Figure 7: Review Successful Material Database Execution


6.10. |wrench| Curves Reconstruction

Let’s review how we can reconstruct curves centered around the worker *CURVES_RECONSTRUCT_FROM_PREDICTION. We’ll use a group of input curves (original, raw curves) and prediction points as part of the reconstructed curve (only y values), which will have the same pattern as the input curves.

Minimal number of Prediction Points

For the input curves, we’ll digitize them (*CURVES_DIGITIZE) so each curve has 100 points. Then, we’ll select points from these curves to use as the prediction points. The reconstructed curves using these points should be the same as the input curves.

Figure 1: Reconstruct with 100 out of 100 points for each curve


We’ll then repeat the procedure with a different number of points selected: all 100 points, 34 points, 21 points, 11 points.

Figure 2: Reconstruct with 34 out of 100 points for each curve


Figure 3: Reconstruct with 21 out of 101 points for each curve


Figure 4: Reconstruct with 11 out of 101 points for each curve


A number around 30 should be a good number to reconstruct the curves with the characteristic patterns from the input curves to keep the number of input Prediction Points low. The input Prediction Points provided should be strictly symmetric(equally distanced, starts at x_min, ends at x_max).

New curves (new n values)

Next, we’ll reconstruct the curves with prediction points from some other curves (Prediction Curves, Predicted curves), digitizing the input curves again so they each have 101 points. We’ll select 26 points from these prediction curves to use as prediction points. Finally, the reconstructed curves should resemble the pattern from the input curves with a fairly good approximation.

Figure 5: Predicted curves (blue) vs Original curves (orange)


Figure 6: 9 curves (predicted) with new n values (orange: ref; blue: reconstructed with 26 pts)


In summary, curves reconstructed by the *CURVES_RECONSTRUCT_FROM_PREDICTION worker with as low as 26 Prediction Points successfully reproduce the signature patterns from the input curves with low errors.

6.11. |wrench| Pareto

In this example, we’ll create this Pareto Workflow using workers curve_compute_pareto_front_optimal and dataset_compute_pareto_front_optimal to the minimum and maximum optimal solutions for a curve and a dataset.

Figure 1: Pareto Workflow


START Worker Configuration

We’ll begin by adding a curve and dataset input into our START worker.

Figure 2: START Worker Configuration


When adding the dataset input, right-click to insert a new column if needed.

Figure 3: Add Another Dataset Column


Building

Let’s build our workflow. Search for Pareto in the worker library, and drag-and-drop to stack two curve Pareto and two dataset Pareto workers as shown below:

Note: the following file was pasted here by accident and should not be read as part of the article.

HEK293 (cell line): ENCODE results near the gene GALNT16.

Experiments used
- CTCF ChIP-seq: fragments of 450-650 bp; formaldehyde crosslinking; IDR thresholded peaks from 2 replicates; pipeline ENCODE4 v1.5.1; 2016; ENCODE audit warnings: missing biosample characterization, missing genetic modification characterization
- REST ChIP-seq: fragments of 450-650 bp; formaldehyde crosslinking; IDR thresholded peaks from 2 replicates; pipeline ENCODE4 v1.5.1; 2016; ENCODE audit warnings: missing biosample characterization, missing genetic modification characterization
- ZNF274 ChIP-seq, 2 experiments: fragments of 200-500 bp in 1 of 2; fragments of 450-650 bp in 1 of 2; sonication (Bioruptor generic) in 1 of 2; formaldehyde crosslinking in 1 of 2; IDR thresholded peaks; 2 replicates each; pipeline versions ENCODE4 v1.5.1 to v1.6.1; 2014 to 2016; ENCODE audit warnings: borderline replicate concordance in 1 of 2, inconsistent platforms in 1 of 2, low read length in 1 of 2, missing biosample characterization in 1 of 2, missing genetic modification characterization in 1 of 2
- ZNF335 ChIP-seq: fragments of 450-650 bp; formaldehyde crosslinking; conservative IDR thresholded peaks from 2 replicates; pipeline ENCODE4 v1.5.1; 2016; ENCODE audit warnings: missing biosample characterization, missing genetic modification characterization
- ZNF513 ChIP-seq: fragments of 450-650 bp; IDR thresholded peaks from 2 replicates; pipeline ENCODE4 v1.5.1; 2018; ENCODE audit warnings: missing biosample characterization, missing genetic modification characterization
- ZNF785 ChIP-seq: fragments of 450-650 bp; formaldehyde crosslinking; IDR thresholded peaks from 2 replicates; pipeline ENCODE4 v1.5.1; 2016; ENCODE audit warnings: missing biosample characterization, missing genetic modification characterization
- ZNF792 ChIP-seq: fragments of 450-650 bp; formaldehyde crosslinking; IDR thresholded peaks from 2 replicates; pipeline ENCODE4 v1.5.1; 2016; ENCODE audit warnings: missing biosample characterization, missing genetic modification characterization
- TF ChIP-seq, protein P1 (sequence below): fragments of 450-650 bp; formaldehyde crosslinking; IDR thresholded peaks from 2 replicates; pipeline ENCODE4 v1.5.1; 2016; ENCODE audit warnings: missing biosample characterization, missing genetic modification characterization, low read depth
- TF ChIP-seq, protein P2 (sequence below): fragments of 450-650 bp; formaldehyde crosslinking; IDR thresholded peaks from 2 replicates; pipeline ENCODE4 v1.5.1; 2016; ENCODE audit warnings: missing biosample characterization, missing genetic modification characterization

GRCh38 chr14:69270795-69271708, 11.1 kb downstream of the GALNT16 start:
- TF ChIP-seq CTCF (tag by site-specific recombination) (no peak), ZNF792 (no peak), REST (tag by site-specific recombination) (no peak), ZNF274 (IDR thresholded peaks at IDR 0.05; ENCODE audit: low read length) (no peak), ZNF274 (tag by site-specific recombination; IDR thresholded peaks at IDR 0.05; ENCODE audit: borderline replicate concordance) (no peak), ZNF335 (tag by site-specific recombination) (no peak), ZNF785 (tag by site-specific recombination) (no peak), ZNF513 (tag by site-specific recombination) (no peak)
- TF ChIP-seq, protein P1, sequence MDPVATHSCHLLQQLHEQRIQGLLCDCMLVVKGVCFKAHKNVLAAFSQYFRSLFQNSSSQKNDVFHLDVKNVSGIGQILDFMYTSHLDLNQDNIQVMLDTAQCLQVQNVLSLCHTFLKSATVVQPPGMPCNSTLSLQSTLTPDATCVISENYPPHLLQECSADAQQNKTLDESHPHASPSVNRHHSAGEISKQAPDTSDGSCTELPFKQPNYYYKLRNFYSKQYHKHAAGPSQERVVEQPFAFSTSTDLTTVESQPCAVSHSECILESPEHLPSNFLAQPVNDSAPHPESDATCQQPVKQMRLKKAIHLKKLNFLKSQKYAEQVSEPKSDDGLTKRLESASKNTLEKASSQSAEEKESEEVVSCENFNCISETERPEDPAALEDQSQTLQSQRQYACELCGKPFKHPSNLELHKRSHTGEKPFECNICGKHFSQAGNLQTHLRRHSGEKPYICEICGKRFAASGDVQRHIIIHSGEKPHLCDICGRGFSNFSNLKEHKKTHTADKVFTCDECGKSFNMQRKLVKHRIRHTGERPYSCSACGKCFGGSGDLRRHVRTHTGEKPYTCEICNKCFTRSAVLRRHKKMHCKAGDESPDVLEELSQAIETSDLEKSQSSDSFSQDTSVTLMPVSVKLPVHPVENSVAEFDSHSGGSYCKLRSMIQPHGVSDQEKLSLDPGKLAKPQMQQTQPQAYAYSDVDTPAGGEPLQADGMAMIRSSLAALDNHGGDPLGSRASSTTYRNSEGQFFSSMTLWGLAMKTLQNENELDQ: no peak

Figure 4: Add Pareto Workers


Next, we’ll add our report generator worker at the end of our workflow.

Figure 5: Add Report Generator


Finally, we’ll connect our workers together in a parallelized fashion with each Pareto worker connection individually from the START worker to the Report Generator as shown in the follow video:



Pareto Worker Configuration

Next, we’ll configure our Pareto workers.

Figure 6: Configure Pareto Workers


For the first curve Pareto worker, we’ll connect the curve input and include “min, min” as the criteria.

Figure 7: Pareto Curve Min Configuration


For the second curve Pareto worker, we’ll connect the same curve input and include “max, max” as the criteria.

Figure 8: Pareto Curve Max Configuration


For the first dataset Pareto worker, we’ll connect the dataset input, choose the column(s) for the Pareto from (we’ve chosen x,y here) and include “min, max” as the criteria.

Figure 9: Pareto Dataset Min Max Configuration


For the second dataset Pareto worker, we’ll connect the same dataset input, choose the column(s) for the Pareto from (we’ve chosen x,y here) and include “max, min” as the criteria.

Figure 10: Pareto Dataset Max Min Configuration


Report Generator Configuration

Now, we’ll set up our report generation.

Figure 11: Configure Report Generator


Use the Create Using Previous (1) Outputs under the dataset input to automatically add data from the workflow. Then, we’ll click on Configure Manually (2) to set up which visualizations we want to see in our report.

Figure 12: Create Dataset and Configure Report


Here, we’ve added a new page with the outputs for all four workers (drag-and-drop outputs from the right into a section to include them).